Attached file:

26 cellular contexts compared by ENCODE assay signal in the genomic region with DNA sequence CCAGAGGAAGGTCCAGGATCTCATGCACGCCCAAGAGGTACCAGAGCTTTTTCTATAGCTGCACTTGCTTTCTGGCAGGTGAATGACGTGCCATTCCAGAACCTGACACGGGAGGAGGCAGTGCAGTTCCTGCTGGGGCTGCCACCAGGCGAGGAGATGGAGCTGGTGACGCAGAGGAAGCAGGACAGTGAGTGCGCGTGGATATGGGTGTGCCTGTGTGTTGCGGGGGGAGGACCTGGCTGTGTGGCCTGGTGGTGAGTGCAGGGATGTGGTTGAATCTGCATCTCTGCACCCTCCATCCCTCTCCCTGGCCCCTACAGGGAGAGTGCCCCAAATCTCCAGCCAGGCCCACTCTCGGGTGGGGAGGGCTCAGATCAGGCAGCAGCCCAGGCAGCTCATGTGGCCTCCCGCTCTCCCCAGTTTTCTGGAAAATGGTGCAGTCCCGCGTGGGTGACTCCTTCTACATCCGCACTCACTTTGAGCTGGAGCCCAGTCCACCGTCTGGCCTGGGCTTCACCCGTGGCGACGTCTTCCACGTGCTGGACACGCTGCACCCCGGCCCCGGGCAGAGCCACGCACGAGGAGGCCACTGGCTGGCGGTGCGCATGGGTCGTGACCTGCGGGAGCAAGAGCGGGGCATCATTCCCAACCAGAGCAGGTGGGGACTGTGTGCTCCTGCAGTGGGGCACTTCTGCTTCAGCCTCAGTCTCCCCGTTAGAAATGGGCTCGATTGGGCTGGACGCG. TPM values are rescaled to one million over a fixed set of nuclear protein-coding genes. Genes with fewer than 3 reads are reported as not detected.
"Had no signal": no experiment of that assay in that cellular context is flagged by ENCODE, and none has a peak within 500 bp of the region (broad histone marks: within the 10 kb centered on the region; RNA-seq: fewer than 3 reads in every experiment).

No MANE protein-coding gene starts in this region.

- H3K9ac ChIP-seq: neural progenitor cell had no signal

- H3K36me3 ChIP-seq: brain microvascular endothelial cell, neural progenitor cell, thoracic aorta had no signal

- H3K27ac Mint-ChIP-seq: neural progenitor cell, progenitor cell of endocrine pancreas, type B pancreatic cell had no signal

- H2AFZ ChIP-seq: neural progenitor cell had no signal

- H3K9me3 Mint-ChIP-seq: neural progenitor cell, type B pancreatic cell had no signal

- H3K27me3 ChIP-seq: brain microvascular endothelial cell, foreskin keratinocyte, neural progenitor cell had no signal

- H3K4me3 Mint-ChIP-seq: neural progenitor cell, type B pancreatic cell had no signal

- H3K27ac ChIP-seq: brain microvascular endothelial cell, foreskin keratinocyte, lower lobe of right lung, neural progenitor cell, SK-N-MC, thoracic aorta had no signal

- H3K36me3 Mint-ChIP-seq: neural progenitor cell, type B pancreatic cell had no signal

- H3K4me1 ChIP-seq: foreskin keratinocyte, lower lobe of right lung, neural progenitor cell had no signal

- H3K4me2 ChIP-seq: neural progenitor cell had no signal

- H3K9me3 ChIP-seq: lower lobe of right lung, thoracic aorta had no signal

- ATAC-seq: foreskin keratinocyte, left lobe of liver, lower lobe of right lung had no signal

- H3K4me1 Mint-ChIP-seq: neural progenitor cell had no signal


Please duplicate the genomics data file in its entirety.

26 cellular contexts compared by ENCODE assay signal in the genomic region with DNA sequence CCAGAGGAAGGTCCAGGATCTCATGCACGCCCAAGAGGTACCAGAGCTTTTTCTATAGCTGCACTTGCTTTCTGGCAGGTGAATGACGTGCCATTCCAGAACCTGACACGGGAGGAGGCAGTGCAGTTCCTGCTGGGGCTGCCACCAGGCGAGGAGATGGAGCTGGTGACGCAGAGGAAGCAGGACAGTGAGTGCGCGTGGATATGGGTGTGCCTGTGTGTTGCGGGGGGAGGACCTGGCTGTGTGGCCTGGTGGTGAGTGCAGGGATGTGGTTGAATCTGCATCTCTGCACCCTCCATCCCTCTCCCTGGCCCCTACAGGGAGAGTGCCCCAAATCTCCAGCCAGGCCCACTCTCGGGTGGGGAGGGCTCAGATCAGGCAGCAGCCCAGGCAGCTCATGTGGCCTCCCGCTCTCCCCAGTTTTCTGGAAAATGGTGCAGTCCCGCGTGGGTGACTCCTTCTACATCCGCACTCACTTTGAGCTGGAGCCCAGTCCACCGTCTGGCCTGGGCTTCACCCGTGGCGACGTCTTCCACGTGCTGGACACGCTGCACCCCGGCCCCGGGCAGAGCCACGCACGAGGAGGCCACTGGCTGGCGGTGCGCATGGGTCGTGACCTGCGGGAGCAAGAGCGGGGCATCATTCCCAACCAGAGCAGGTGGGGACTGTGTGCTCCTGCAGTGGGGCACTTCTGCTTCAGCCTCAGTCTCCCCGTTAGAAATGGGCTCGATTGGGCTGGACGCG. TPM values are rescaled to one million over a fixed set of nuclear protein-coding genes. Genes with fewer than 3 reads are reported as not detected.
"Had no signal": no experiment of that assay in that cellular context is flagged by ENCODE, and none has a peak within 500 bp of the region (broad histone marks: within the 10 kb centered on the region; RNA-seq: fewer than 3 reads in every experiment).

No MANE protein-coding gene starts in this region.

- H3K9ac ChIP-seq: neural progenitor cell had no signal

- H3K36me3 ChIP-seq: brain microvascular endothelial cell, neural progenitor cell, thoracic aorta had no signal

- H3K27ac Mint-ChIP-seq: neural progenitor cell, progenitor cell of endocrine pancreas, type B pancreatic cell had no signal

- H2AFZ ChIP-seq: neural progenitor cell had no signal

- H3K9me3 Mint-ChIP-seq: neural progenitor cell, type B pancreatic cell had no signal

- H3K27me3 ChIP-seq: brain microvascular endothelial cell, foreskin keratinocyte, neural progenitor cell had no signal

- H3K4me3 Mint-ChIP-seq: neural progenitor cell, type B pancreatic cell had no signal

- H3K27ac ChIP-seq: brain microvascular endothelial cell, foreskin keratinocyte, lower lobe of right lung, neural progenitor cell, SK-N-MC, thoracic aorta had no signal

- H3K36me3 Mint-ChIP-seq: neural progenitor cell, type B pancreatic cell had no signal

- H3K4me1 ChIP-seq: foreskin keratinocyte, lower lobe of right lung, neural progenitor cell had no signal

- H3K4me2 ChIP-seq: neural progenitor cell had no signal

- H3K9me3 ChIP-seq: lower lobe of right lung, thoracic aorta had no signal

- ATAC-seq: foreskin keratinocyte, left lobe of liver, lower lobe of right lung had no signal

- H3K4me1 Mint-ChIP-seq: neural progenitor cell had no signal